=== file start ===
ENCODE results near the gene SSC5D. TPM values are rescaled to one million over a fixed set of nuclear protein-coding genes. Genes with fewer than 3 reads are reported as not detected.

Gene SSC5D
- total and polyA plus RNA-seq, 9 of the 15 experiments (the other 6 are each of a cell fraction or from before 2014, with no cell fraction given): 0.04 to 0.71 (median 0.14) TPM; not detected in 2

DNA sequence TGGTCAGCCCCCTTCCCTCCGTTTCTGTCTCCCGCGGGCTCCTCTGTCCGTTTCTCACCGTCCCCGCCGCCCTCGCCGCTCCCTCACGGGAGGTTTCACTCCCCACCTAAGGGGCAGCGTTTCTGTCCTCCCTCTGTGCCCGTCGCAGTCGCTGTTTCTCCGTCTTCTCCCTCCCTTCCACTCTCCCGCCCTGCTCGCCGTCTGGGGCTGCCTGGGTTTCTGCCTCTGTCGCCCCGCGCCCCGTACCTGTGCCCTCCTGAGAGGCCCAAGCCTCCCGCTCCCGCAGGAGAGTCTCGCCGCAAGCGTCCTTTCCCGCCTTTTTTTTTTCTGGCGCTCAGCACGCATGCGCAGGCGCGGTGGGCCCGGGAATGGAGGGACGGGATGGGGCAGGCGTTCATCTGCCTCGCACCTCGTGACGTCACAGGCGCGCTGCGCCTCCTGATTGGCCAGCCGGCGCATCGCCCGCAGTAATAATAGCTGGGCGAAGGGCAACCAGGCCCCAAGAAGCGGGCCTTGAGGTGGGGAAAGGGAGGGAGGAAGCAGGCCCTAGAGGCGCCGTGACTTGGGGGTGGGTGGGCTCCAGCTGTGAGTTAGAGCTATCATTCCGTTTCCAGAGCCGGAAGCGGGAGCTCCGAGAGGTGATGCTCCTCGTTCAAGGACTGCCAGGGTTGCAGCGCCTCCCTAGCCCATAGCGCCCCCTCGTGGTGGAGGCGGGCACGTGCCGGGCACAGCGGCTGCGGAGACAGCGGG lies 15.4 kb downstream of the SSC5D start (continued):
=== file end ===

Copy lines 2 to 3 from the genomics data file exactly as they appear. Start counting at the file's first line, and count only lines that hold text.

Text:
Gene SSC5D
- total and polyA plus RNA-seq, 9 of the 15 experiments (the other 6 are each of a cell fraction or from before 2014, with no cell fraction given): 0.04 to 0.71 (median 0.14) TPM; not detected in 2